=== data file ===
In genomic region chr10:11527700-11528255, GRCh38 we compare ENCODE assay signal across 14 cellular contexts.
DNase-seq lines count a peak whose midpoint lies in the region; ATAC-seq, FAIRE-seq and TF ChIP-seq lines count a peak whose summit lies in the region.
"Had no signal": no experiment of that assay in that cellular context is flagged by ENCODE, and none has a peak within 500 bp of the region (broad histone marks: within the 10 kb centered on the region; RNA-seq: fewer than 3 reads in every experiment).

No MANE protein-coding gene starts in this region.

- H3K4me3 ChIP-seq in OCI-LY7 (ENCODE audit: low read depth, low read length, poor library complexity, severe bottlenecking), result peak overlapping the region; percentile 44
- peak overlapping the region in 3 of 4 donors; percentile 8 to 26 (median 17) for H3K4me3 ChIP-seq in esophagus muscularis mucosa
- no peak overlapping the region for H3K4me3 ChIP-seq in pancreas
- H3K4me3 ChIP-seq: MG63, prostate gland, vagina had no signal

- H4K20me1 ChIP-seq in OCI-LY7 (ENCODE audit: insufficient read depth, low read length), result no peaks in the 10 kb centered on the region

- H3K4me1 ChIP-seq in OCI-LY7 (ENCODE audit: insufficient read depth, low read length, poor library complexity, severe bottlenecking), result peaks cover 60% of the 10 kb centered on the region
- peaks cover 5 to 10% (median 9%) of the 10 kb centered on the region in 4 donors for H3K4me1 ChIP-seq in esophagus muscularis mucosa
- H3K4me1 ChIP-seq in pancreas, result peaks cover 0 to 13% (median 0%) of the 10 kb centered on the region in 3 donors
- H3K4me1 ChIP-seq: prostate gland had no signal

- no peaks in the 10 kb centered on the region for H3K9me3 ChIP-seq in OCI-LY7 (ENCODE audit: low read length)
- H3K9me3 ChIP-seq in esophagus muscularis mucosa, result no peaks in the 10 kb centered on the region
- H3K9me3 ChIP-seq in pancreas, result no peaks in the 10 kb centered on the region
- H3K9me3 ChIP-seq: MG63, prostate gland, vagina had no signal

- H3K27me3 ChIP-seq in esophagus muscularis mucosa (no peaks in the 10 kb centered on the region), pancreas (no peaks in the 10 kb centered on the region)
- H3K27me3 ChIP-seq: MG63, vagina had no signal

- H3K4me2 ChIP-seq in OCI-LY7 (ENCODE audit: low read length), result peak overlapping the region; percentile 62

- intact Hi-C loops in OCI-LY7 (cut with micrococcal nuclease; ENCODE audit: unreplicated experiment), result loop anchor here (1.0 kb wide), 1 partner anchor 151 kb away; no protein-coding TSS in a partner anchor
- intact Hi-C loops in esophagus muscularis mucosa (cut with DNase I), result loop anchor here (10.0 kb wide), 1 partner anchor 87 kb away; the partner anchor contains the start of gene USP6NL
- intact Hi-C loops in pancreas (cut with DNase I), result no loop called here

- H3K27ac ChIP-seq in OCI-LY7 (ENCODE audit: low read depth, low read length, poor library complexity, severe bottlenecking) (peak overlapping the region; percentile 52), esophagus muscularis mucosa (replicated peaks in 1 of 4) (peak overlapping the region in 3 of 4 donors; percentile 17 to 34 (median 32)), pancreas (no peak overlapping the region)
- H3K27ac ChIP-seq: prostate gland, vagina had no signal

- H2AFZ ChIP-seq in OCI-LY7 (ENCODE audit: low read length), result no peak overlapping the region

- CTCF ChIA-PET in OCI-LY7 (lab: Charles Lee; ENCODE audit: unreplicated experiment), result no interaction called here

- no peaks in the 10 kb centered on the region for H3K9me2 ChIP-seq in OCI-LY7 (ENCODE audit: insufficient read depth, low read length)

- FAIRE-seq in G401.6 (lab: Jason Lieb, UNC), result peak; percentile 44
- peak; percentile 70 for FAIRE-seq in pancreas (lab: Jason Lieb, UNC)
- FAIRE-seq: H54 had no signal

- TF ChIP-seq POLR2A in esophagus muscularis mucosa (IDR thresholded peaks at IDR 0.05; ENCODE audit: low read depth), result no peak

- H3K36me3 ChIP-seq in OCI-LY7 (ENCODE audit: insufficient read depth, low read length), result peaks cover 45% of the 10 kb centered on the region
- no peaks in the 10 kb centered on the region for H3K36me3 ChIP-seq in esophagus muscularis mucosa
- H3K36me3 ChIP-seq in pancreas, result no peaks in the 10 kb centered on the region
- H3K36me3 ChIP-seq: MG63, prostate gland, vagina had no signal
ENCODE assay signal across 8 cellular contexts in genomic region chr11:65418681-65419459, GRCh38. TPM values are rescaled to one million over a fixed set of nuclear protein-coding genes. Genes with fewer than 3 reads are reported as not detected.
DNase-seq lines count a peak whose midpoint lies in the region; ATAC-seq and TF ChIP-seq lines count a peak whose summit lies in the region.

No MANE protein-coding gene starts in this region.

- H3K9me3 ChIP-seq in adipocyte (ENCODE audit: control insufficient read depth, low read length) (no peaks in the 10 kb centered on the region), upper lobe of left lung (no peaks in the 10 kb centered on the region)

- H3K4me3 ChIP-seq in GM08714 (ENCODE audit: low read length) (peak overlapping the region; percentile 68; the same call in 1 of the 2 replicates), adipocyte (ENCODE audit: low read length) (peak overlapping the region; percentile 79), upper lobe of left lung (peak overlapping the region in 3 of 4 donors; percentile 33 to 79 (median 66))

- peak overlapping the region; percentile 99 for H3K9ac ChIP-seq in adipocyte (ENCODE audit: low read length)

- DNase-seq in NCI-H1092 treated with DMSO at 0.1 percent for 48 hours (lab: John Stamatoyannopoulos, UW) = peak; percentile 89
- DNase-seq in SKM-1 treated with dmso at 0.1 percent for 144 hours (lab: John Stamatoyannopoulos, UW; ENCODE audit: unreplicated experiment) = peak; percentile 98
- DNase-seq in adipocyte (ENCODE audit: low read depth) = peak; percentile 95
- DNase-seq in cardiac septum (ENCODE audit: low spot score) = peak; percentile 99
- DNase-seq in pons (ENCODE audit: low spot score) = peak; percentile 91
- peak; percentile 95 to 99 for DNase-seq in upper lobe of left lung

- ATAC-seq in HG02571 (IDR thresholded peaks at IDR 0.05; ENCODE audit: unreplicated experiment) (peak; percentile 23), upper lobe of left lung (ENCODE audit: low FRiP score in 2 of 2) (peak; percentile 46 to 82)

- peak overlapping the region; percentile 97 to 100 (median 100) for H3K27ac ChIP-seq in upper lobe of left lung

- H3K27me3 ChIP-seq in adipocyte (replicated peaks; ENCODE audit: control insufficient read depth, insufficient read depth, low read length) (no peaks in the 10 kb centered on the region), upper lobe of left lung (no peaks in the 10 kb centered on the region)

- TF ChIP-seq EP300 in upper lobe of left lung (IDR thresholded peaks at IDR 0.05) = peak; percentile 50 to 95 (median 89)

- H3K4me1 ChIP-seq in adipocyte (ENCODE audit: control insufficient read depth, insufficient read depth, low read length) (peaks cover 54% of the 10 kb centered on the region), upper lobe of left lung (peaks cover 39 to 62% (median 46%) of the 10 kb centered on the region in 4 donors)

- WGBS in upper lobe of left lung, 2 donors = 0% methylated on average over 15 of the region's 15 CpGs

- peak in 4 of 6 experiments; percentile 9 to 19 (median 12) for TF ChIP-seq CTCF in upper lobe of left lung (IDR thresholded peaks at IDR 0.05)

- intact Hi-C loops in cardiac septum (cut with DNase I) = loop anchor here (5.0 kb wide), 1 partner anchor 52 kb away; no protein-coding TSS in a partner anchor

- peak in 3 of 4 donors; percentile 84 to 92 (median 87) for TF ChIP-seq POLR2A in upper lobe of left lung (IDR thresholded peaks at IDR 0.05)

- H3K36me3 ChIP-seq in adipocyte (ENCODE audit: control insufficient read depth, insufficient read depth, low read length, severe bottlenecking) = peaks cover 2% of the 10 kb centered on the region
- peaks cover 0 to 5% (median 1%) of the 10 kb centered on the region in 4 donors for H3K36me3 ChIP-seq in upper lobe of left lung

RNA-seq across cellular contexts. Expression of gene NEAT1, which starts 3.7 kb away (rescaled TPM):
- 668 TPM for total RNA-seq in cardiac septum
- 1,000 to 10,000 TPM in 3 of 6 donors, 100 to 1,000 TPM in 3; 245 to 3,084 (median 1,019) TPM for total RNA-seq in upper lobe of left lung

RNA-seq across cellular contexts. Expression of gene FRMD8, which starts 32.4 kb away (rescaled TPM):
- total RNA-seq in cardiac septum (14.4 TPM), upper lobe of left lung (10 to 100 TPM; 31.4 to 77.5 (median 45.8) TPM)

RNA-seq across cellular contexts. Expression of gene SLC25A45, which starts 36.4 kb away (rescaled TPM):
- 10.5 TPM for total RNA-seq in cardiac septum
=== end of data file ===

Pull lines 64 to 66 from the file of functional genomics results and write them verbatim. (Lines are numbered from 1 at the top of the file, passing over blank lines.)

- total RNA-seq in cardiac septum (14.4 TPM), upper lobe of left lung (10 to 100 TPM; 31.4 to 77.5 (median 45.8) TPM)

RNA-seq across cellular contexts. Expression of gene SLC25A45, which starts 36.4 kb away (rescaled TPM):
- 10.5 TPM for total RNA-seq in cardiac septum